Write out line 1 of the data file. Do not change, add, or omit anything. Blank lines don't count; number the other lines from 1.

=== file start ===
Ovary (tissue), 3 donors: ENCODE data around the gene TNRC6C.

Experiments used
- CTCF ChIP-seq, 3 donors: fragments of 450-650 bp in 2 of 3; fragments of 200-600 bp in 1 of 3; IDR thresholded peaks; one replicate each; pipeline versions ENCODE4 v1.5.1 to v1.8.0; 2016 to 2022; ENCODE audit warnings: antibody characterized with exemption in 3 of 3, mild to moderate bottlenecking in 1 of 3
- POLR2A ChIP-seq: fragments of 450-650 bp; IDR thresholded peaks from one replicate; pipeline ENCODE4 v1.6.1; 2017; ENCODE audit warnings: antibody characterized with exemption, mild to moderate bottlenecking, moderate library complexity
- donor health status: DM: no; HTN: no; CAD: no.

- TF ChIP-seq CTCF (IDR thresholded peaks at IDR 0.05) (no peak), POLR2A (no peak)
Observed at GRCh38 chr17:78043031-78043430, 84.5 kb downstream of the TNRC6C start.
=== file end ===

Ovary (tissue), 3 donors: ENCODE data around the gene TNRC6C.